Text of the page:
By: Nick Beres
LA VERGNE, Tenn. (WTVF) — Shocking findings of sexual misconduct rocked the LaVergne Police Department recently resulting in the firing of five officers and the police chief.
One of those officers — Maegan Hall — became the face of the scandal and the target of nationwide ridicule She’s now filed a federal lawsuit.
For the first time, Hall now talks of a toxic workplace behind closed doors and how sexual misconduct spiraled out of control.
Hall was 24 when she was hired as a rookie officer at the LaVergne Police Department two years ago.
Her plan was for a career in law enforcement. She now knows that dream is likely gone.
“I remember while applying for the job at the PD they described the environment as a family. But while I was aspiring to protect others, they did not protect me,” said Hall.
By now, most of the country knows what happened.
Hall, four other officers and the police chief were fired last month.
This, after two separate investigations found that Hall engaged in sexual activity and/or shared intimate photos and videos with several male officers.
The chief and two sergeants were among those implicated.
Now, Hall and her attorney, Wesley Clark, are suing those three supervisors and the city in federal court for civil rights violations.
“Maegan wasn’t looked at as a rookie cop to be trained and promoted. She was looked at like a piece of meat to be sexualized and exploited,” said Hall’s attorney Wesley Clark with Brazil Clark PLLC.
Since the story broke, Hall — the lone female officer fired and only woman on the second shift — became a target nationwide for sexual jokes and taunting.
“I received harassing and threatening messages on my phone daily. I felt like I had been terrorized,” said Hall.
And, yes — now she is suing.
No criminal charges have been filed in this case.
Hall knows there are those who will say she was a consenting adult who willingly participated in sexual antics in violation of police department policy and that now she wants to blame others, including one sergeant who targeted her early on.
“I know what most people are saying. ‘You could have said no.’ I get it. But my response to them is that I did say no, and he wouldn’t take no for an answer. Eventually, I gave in from the pressure,” said Hall.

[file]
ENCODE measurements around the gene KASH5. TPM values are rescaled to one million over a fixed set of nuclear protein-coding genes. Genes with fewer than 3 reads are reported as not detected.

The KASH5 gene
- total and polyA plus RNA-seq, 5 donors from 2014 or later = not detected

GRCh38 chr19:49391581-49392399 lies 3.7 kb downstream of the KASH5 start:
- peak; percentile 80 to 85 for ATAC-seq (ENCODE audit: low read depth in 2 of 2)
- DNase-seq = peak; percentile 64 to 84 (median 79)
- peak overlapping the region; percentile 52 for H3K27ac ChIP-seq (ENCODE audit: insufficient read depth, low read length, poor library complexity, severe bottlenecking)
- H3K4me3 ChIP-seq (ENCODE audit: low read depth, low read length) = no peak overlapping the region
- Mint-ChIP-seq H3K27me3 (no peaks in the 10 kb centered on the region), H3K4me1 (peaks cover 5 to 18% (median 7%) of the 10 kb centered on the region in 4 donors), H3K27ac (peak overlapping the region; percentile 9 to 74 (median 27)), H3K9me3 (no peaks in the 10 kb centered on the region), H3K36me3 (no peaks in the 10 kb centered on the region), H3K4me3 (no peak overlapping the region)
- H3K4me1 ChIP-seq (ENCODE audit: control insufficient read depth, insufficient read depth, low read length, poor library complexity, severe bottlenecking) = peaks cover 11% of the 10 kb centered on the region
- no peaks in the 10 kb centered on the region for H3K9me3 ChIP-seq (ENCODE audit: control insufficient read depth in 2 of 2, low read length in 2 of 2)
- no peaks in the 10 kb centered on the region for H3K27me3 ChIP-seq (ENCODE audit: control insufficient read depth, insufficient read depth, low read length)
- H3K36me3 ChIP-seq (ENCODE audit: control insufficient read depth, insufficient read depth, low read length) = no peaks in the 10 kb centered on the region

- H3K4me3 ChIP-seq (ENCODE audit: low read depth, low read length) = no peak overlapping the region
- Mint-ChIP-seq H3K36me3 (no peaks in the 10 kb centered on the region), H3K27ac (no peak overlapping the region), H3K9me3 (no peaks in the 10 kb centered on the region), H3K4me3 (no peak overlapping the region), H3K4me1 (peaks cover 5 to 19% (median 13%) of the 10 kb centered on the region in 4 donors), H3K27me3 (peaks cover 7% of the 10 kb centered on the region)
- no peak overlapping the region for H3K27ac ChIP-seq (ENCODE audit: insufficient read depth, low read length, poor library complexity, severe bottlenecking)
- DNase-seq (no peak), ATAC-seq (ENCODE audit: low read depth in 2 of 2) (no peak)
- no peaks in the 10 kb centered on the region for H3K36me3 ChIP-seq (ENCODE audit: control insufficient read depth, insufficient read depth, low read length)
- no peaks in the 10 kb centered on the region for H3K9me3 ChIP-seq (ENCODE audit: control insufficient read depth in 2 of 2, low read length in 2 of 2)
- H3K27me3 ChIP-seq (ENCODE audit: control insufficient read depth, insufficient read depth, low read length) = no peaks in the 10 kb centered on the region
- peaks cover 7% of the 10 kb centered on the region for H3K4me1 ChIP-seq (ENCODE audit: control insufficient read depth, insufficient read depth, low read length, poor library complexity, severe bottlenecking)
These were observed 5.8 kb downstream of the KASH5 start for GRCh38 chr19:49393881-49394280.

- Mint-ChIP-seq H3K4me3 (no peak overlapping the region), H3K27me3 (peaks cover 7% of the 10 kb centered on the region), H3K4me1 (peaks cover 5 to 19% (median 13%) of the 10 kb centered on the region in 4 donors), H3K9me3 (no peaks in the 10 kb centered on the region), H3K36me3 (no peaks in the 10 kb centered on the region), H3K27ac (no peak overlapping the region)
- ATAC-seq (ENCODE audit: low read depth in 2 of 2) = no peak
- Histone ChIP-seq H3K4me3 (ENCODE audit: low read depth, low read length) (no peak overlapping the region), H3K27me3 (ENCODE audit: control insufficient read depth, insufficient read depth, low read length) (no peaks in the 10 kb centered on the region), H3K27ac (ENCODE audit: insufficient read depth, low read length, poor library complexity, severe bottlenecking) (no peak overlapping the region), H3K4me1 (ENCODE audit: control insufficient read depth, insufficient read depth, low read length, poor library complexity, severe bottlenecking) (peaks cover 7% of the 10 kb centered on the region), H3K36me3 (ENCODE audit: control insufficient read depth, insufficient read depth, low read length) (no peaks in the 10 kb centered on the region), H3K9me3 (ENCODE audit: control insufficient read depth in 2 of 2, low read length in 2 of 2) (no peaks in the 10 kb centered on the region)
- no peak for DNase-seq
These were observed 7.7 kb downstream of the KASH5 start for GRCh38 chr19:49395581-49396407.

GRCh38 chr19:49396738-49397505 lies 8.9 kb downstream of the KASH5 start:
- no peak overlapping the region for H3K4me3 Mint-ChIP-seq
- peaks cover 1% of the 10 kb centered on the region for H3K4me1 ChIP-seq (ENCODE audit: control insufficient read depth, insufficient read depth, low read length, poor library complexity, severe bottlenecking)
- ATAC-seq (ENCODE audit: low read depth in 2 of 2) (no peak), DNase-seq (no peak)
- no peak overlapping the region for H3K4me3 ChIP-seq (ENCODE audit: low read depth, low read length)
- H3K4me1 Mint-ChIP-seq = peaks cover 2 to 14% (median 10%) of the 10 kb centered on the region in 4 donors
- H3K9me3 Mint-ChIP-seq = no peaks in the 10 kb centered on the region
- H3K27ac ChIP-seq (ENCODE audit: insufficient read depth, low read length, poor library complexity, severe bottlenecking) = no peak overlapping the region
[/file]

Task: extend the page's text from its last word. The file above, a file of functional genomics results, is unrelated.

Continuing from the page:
“On several occasions, Hall tried to get out of this relationship, and she was not allowed to,” added her attorney, Clark.
Hall concedes she participated — under duress.
She’s not saying she was raped. But she said that the salacious details made public of sex on the job put her alone center stage and do not tell the whole story.
“They isolated me. Shunned me. They accused me, and they blamed me for becoming a victim,” Hall said.
Hall suffered from depression to the point of considering suicide, and at one point, she was hospitalized.
She felt trapped.
“My supervisors worked together to take advantage of my vulnerabilities and mental health, and they used it for their gain and their sexual pleasure,” Hall said.
And that included the police chief Chip Davis.
The independent investigation found he was aware of what was going on and even received intimate photos and videos of Hall.
“Who do you turn to when the chief of police is sexually harassing you? How can I get justice when the entire system, including the chief, not only condoned such behavior but participated in it? I was lost, and I felt alone. I had no one to turn to and nowhere to go,” said Hall.
She now realizes her career in law enforcement is likely over.
And Hall knows those ugly memes on social media will remain forever, her reputation sullied.
“No woman should ever have to endure this type of abuse. What happened to me at LaVergne Police Department should never happen to anyone,” she said.
Hall now says she just hopes to put what happened at the LaVergne PD behind her.
She remains married with an extended family who supports her.
And Hall said it’s her faith that’s helped her through the turmoil.
Hall’s federal lawsuit names two supervising sergeants, the police chief, and the city of LaVergne.
The city has not yet responded to the lawsuit.
This story was originally published March 1 by WTVF in Nashville, an E.W. Scripps Company.